Monday, 21 June 2010

Some better signs for global adjustment

News breaking over the weekend that China has broken the Reminbi/Dollar exchange rate peg. It has been announced that the regime is to shift to a "crawling peg", where the central bank sets an adjustable target rate with some narrow bands for fluctuation. This is clearly a regime to allow the authorities to attempt an "orderly exchange rate adjustment" - note the inverted commas.

There is some background to this, hardly shocking, news, here and here.

What happens now? Well, the market reaction tells the tale. It is general perception, well founded in my view, that the Reminbi is quite undervalued in real terms (read the above links; in effect Chinese prices are currently set at an artificially low level relative to the rest of the world via the fix on the exchange rate). The Chinese authorities have indicated that rather than allow domestic prices to inflate as the process of adjustment, they are willing to let the exchange rate appreciate.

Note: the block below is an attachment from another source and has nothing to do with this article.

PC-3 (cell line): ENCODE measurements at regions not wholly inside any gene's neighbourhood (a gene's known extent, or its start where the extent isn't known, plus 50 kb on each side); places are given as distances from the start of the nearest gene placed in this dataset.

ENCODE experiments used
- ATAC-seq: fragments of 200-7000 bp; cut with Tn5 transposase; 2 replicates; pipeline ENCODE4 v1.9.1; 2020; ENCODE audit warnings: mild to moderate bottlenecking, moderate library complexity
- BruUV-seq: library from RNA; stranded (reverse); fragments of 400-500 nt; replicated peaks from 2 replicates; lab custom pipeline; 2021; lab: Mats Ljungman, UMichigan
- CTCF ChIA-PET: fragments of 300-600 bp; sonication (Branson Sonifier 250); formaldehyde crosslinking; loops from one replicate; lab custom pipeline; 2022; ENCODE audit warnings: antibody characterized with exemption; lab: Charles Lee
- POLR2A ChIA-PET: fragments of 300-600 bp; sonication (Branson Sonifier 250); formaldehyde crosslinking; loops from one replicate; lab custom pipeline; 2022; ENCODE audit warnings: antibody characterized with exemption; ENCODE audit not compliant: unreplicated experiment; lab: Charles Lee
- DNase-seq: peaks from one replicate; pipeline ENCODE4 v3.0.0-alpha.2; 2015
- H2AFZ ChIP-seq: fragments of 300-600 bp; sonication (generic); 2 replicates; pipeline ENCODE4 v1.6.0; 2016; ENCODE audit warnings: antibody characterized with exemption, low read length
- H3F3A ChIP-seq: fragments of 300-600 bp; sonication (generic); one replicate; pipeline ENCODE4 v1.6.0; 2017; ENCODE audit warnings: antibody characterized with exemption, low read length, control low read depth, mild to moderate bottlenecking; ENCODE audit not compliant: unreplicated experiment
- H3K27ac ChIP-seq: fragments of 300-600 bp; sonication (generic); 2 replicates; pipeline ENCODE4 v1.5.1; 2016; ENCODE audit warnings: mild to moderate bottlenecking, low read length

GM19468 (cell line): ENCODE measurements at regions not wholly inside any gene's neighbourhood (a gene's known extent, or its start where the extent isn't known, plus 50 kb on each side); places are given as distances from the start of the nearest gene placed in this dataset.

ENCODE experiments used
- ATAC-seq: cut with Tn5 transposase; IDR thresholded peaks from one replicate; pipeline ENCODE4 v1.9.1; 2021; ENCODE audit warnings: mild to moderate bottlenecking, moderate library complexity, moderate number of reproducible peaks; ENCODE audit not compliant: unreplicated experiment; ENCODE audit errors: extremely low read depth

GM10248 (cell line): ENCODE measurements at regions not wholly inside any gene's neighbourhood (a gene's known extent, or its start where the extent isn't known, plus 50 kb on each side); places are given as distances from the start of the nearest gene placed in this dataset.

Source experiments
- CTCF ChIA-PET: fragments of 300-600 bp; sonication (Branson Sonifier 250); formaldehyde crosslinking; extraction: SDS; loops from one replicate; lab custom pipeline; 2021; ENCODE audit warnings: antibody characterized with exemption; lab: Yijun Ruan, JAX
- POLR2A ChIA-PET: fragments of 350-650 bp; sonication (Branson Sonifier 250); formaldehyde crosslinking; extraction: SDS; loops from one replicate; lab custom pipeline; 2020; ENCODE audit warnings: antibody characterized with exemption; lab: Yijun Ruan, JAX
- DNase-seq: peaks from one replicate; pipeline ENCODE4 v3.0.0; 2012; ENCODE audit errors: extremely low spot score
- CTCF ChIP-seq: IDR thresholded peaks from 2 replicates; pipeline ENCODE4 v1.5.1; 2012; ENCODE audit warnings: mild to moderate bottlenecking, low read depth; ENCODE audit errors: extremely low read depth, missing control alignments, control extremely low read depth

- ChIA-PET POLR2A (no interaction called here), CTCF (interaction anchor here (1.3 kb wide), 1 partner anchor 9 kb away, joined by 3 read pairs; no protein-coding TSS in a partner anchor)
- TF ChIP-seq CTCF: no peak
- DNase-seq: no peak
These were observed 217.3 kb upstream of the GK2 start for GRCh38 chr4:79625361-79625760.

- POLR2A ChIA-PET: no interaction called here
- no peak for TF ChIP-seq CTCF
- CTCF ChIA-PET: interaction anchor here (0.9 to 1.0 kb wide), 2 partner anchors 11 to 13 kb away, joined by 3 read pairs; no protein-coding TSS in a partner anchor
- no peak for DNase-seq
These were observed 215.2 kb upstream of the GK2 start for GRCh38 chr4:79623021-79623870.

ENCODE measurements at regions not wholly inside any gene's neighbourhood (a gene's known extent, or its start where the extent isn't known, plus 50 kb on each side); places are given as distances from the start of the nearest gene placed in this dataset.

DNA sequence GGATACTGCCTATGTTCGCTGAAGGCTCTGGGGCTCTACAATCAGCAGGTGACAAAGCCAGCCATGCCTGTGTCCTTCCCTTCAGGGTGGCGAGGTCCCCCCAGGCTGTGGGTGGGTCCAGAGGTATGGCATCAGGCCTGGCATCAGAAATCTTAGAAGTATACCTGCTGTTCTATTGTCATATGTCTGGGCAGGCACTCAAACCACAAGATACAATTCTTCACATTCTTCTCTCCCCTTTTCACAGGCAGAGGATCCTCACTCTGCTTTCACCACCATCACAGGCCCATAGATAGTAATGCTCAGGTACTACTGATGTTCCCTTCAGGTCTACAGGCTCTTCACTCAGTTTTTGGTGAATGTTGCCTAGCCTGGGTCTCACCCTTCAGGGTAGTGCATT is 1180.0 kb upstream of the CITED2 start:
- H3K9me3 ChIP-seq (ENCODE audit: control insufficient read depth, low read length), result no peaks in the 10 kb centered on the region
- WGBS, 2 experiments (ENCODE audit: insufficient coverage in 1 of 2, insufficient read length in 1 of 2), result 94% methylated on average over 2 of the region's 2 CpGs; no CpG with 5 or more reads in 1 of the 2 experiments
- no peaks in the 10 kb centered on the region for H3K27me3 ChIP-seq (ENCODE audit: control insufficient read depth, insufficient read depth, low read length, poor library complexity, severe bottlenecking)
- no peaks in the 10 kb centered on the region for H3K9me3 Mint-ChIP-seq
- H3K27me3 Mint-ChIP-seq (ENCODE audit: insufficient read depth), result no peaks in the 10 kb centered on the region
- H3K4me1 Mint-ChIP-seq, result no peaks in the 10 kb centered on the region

If this occurs, this should provide much more comfort all around. Less inflationary pressure in China, less deflationary pressure in the rest of the world. Common sense - shock horror.

The path from here is most likely to be one of bumps and detours, particularly as markets test the announced target fluctuation bands of +/-0.5%, but at least this is a positive move that the powers in China recognise the futility and potential destructive consequences of trying to centrally plan their economy - even if they don't like the fact.

No comments: